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Friday, April 5, 2013

Yarn stores in Zurich

Update: For (yet another) yarn store in Zurich, see my more recent post here.

 I'm in the beginning stretch of my Camp Nanowrimo marathon, but so far still on target towards my goal, so I'm feeling encouraged. Although I have started skipping around in the story, writing random scenes that may or may not actually occur later. But that's why I actually enjoy Nanowrimo - focusing on the word count forces you to just write and not get too bogged down in details (like, say, plot).

My completed basket! I had to frog (ie, take apart) large portions of this twice,  and the bottom was still a little wonky - getting cotton jersey that thick to lie flat was a real challenge. Halfway through, I had to buy more jersey to finish it, and of course they didn't have the same color, so ripped out half of it and introduced the stripes. I still have some of the pink, but I switched to more typical yarn for my next project in order to prevent carpal tunnel.
I've been crocheting steadily (B claims maniacally) over the past month in an attempt to reduce the size my yarn stash - a noble goal, but unfortunately the more I work, the more I feel the need to purchase yarn, a vicious circle. Particularly when dreaming of tackling a goal the size of an afghan, for which you often need 700 yards or more of a single color.

Successful yarn containage. Unfortunately I have 2 plastic bins full of yarn as well. I'm gonna need a bigger basket.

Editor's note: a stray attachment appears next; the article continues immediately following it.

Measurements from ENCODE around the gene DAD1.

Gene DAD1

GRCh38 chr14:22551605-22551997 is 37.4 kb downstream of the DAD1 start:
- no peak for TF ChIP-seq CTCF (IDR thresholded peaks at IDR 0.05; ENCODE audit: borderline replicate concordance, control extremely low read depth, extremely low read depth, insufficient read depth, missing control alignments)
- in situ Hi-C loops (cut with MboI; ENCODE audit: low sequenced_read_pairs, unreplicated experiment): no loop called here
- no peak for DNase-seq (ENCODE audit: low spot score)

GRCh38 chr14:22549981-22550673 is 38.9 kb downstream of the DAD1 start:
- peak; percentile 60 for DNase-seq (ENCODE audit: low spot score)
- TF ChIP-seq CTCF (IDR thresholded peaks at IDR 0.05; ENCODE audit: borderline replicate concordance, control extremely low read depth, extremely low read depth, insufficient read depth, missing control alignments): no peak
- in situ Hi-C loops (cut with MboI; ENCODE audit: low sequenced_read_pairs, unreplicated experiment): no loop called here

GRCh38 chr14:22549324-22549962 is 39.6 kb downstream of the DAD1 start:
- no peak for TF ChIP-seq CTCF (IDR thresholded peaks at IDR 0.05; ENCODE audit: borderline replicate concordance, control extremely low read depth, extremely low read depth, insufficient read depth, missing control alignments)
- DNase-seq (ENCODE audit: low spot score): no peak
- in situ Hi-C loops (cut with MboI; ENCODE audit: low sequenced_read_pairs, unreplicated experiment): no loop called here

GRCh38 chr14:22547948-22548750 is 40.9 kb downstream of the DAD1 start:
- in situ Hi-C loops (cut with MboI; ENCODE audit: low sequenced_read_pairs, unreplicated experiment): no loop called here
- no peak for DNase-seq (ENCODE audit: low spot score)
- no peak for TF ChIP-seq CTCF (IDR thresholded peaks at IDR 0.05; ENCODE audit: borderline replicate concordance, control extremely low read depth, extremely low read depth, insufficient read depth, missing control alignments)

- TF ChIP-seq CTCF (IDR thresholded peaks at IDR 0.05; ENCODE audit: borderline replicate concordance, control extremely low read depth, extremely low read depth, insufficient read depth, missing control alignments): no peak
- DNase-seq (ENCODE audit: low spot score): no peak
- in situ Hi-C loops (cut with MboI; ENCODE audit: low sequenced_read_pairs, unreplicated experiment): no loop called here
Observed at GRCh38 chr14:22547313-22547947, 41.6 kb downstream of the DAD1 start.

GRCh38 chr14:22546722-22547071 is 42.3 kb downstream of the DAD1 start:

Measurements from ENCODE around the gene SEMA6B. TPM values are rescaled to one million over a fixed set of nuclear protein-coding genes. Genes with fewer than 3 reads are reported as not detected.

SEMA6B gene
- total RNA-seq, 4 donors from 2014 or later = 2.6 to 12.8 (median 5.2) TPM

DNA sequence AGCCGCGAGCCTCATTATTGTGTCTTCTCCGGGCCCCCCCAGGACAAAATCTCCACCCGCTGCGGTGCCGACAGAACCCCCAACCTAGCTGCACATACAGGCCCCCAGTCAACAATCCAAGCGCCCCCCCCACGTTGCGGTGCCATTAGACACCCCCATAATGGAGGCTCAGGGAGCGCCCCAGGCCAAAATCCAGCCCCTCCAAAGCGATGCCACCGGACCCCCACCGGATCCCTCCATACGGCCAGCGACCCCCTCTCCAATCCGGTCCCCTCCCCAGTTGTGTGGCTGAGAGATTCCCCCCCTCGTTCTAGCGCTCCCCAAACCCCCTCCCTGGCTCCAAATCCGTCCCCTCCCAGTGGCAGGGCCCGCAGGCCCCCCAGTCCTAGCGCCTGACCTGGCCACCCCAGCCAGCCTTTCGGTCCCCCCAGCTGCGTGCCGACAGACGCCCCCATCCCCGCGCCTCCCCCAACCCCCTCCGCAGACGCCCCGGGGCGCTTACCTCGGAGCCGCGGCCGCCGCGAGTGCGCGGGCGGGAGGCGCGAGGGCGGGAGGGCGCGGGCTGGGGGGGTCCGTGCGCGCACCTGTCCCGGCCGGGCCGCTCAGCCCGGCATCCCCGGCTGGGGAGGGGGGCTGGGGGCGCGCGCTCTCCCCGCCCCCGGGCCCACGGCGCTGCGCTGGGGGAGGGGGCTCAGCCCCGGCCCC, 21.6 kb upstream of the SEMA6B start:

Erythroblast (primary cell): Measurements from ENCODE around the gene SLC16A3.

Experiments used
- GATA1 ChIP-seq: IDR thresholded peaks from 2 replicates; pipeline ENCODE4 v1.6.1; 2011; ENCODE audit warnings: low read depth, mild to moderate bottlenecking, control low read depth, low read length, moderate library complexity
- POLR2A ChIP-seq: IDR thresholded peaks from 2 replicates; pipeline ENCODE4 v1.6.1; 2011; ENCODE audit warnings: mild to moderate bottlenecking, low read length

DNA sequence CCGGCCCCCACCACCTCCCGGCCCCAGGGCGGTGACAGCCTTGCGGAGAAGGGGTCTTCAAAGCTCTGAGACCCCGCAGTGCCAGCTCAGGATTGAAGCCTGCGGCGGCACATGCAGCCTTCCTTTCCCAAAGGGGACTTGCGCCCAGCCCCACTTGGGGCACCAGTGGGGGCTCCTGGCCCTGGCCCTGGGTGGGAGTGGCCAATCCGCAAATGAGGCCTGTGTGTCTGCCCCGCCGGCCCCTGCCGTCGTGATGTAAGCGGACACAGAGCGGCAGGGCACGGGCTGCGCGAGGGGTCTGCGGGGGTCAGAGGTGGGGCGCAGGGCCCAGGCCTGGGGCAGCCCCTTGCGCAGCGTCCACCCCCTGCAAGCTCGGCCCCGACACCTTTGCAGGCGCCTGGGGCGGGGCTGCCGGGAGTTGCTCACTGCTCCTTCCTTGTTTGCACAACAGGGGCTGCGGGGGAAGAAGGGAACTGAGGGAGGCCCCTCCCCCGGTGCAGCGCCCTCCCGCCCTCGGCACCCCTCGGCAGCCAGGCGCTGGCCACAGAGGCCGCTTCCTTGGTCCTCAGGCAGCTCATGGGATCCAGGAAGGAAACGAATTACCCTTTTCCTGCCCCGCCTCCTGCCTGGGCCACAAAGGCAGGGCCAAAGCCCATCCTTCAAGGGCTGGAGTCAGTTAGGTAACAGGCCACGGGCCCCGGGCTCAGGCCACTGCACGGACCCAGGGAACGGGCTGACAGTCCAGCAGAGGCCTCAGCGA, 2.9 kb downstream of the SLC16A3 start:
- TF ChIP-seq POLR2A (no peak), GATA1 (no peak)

So, I did some poking about online, and I found several yarn stores in Zurich that I decided to check out - for investigational purposes only, of course.

Current project: in the round afghan. I'll go until I run out of these yarns, but since I purchased them in the US and can't buy more here, it will probably end up being more of a lap blanket (or baby blanket?) than full size afghan. Pattern inspiration here.
I had previously purchased a few skeins of yarn here in Switzerland, but most of my collection was brought over from the US - it's not heavy and it makes great padding for packing any delicate items, such as an Xbox. Before starting my investigation, the only known yarn locations I had were Manor and Coop City, both large department stores with decent-size craft sections.

Opening hours/addresses for all stores are listed at the bottom of the post.

Manor:
The main wall of yarn at Manor.
Manor is the Swiss equivalent to department stores such as JC Penney or Macy's and has a sewing/craft section on the fourth floor (the Zurich store is located on Bahnhofstrasse). The selection is varied and I would compare it to the selection at Michael's (although the yarn is overall better quality), in that they have many basics and a few novelty/fun ones. If you just want something to scratch the knitting/crocheting itch, it is easy enough to pick up a few skeins here. Prices are clearly marked and run from CHF 1.50/skein - CHF 13/skein for the nicer yarns. This is the only place I found with the heavy cotton jersey "yarn" that I used to make the above pink/maroon basket. They do occasionally have yarns on sale (sales are rare here, stores don't have an almost-constant "sale/clearance" sections as in the US), so I try to drop by regularly. As a side note - I am allergic to wool, which often restricts my yarn possibilities, and this restriction felt most limiting here, although there are many cotton blend options. (Also note: in German wolle is simply 'yarn,' despite what google translate says. 'Baumwolle' is cotton, while Schurwolle is traditional sheep's wool, I believe. However, most yarn labels here do have details in English, so don't fret about knowing your textiles in German.)


Coop City: